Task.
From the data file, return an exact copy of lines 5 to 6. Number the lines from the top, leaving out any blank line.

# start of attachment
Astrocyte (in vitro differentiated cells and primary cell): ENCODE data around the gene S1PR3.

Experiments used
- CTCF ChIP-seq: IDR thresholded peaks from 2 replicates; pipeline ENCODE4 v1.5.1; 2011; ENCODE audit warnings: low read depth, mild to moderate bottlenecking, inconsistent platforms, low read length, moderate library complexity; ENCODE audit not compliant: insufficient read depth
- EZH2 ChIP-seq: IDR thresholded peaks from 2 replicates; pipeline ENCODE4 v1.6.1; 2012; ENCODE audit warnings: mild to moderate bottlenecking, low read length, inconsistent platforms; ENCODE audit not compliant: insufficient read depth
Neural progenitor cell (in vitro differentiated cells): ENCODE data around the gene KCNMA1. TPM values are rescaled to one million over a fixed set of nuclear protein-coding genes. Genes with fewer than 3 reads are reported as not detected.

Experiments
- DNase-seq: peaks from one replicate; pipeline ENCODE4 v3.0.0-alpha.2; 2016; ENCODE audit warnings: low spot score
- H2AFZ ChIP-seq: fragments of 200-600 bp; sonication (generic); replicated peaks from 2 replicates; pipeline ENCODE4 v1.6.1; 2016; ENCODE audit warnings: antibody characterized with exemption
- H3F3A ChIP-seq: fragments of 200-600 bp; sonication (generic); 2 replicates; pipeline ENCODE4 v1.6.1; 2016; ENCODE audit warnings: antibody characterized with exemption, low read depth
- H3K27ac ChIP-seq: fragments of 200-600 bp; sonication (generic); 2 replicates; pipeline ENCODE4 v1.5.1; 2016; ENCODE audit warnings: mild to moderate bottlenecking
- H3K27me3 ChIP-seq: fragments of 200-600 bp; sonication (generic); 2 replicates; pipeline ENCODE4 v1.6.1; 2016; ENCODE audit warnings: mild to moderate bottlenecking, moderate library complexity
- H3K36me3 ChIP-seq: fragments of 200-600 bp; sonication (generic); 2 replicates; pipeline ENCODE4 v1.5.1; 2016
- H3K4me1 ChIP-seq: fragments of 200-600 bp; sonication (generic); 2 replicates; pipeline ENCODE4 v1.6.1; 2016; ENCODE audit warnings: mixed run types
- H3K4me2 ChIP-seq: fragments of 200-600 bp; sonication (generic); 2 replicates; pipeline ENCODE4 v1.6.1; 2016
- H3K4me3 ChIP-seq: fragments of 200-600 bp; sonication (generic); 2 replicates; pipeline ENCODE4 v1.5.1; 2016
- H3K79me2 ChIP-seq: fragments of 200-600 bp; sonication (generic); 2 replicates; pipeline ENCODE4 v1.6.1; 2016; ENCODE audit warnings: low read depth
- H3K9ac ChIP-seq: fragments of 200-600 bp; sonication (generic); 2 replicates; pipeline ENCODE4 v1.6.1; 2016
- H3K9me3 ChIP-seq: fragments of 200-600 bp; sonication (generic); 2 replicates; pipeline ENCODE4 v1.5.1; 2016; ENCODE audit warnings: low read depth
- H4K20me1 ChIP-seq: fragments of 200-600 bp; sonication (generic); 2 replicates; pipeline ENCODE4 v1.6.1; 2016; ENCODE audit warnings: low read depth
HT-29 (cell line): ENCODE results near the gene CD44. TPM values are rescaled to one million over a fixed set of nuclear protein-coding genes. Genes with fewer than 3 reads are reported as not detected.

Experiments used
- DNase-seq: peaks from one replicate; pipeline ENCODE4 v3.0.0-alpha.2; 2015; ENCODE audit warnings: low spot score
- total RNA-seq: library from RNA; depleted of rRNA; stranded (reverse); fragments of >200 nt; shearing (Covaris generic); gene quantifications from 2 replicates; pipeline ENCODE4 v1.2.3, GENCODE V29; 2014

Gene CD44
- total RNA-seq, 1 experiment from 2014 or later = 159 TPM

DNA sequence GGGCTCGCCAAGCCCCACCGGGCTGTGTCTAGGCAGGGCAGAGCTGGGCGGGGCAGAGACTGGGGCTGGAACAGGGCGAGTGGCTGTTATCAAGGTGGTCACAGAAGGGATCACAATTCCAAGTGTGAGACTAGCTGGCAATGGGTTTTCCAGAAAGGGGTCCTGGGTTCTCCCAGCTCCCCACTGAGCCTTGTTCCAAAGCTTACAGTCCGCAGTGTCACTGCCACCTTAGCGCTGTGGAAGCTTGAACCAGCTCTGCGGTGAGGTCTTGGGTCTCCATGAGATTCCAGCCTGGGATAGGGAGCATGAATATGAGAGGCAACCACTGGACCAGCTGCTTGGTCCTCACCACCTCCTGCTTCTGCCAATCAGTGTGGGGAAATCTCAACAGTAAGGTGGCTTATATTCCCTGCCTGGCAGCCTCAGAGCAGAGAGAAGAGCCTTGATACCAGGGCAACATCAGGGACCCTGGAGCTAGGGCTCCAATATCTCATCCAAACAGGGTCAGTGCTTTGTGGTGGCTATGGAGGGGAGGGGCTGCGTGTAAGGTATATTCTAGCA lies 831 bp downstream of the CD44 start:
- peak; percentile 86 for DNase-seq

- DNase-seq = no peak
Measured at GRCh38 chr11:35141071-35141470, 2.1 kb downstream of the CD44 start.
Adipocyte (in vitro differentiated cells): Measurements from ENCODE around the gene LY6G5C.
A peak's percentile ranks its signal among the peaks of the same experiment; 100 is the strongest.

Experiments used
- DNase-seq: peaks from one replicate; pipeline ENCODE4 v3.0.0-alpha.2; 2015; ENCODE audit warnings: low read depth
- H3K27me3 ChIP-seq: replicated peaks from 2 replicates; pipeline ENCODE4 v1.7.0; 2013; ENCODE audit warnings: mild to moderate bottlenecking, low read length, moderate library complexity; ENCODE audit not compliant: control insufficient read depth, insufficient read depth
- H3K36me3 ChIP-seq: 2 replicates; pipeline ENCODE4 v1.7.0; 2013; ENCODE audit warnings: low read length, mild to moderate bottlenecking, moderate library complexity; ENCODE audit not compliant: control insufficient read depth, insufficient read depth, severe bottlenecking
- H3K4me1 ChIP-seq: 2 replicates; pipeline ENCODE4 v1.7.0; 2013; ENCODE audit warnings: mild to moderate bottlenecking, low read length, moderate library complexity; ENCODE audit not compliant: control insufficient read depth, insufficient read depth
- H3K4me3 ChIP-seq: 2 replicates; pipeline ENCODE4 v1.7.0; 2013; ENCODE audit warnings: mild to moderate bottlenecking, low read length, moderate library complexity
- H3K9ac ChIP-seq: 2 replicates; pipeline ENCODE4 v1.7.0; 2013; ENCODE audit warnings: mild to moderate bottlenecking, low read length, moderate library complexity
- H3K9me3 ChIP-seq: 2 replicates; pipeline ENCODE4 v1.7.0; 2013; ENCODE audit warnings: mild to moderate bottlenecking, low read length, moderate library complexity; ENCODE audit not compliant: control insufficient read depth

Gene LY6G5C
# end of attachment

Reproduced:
Neural progenitor cell (in vitro differentiated cells): ENCODE data around the gene KCNMA1. TPM values are rescaled to one million over a fixed set of nuclear protein-coding genes. Genes with fewer than 3 reads are reported as not detected.

Experiments